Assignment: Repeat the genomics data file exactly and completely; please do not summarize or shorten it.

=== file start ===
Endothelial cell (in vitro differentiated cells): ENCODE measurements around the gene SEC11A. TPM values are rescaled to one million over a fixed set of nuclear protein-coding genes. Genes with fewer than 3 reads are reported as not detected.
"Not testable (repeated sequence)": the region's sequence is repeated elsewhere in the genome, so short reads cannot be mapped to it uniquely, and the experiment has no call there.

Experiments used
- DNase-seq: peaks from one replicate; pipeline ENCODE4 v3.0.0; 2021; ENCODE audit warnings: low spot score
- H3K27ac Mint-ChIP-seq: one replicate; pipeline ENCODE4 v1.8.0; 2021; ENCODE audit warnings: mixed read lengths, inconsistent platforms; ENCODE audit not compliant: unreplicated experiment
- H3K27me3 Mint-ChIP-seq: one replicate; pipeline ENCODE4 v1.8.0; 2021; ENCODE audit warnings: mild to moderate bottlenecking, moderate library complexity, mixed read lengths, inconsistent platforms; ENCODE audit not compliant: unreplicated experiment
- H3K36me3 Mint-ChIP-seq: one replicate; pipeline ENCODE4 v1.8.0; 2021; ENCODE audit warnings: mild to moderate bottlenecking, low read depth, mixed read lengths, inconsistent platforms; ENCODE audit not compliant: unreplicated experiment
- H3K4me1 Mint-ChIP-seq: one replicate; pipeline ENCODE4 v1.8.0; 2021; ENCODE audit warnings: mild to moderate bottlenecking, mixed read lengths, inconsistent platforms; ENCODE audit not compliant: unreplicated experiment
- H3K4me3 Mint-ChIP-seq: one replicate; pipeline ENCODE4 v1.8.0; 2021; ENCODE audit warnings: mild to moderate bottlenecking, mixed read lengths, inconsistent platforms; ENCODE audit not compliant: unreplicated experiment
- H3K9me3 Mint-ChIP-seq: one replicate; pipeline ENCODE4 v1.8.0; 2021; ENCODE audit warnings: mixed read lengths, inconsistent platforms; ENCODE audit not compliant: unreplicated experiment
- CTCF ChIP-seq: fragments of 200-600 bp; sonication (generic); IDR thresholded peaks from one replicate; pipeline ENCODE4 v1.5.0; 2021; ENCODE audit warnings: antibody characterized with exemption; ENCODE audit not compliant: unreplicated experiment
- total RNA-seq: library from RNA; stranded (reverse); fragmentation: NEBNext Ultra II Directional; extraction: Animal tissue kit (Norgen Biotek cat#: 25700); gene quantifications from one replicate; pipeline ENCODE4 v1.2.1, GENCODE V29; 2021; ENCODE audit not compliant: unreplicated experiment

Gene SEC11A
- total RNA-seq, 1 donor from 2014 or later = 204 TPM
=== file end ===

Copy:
Endothelial cell (in vitro differentiated cells): ENCODE measurements around the gene SEC11A. TPM values are rescaled to one million over a fixed set of nuclear protein-coding genes. Genes with fewer than 3 reads are reported as not detected.
"Not testable (repeated sequence)": the region's sequence is repeated elsewhere in the genome, so short reads cannot be mapped to it uniquely, and the experiment has no call there.

Experiments used
- DNase-seq: peaks from one replicate; pipeline ENCODE4 v3.0.0; 2021; ENCODE audit warnings: low spot score
- H3K27ac Mint-ChIP-seq: one replicate; pipeline ENCODE4 v1.8.0; 2021; ENCODE audit warnings: mixed read lengths, inconsistent platforms; ENCODE audit not compliant: unreplicated experiment
- H3K27me3 Mint-ChIP-seq: one replicate; pipeline ENCODE4 v1.8.0; 2021; ENCODE audit warnings: mild to moderate bottlenecking, moderate library complexity, mixed read lengths, inconsistent platforms; ENCODE audit not compliant: unreplicated experiment
- H3K36me3 Mint-ChIP-seq: one replicate; pipeline ENCODE4 v1.8.0; 2021; ENCODE audit warnings: mild to moderate bottlenecking, low read depth, mixed read lengths, inconsistent platforms; ENCODE audit not compliant: unreplicated experiment
- H3K4me1 Mint-ChIP-seq: one replicate; pipeline ENCODE4 v1.8.0; 2021; ENCODE audit warnings: mild to moderate bottlenecking, mixed read lengths, inconsistent platforms; ENCODE audit not compliant: unreplicated experiment
- H3K4me3 Mint-ChIP-seq: one replicate; pipeline ENCODE4 v1.8.0; 2021; ENCODE audit warnings: mild to moderate bottlenecking, mixed read lengths, inconsistent platforms; ENCODE audit not compliant: unreplicated experiment
- H3K9me3 Mint-ChIP-seq: one replicate; pipeline ENCODE4 v1.8.0; 2021; ENCODE audit warnings: mixed read lengths, inconsistent platforms; ENCODE audit not compliant: unreplicated experiment
- CTCF ChIP-seq: fragments of 200-600 bp; sonication (generic); IDR thresholded peaks from one replicate; pipeline ENCODE4 v1.5.0; 2021; ENCODE audit warnings: antibody characterized with exemption; ENCODE audit not compliant: unreplicated experiment
- total RNA-seq: library from RNA; stranded (reverse); fragmentation: NEBNext Ultra II Directional; extraction: Animal tissue kit (Norgen Biotek cat#: 25700); gene quantifications from one replicate; pipeline ENCODE4 v1.2.1, GENCODE V29; 2021; ENCODE audit not compliant: unreplicated experiment

Gene SEC11A
- total RNA-seq, 1 donor from 2014 or later = 204 TPM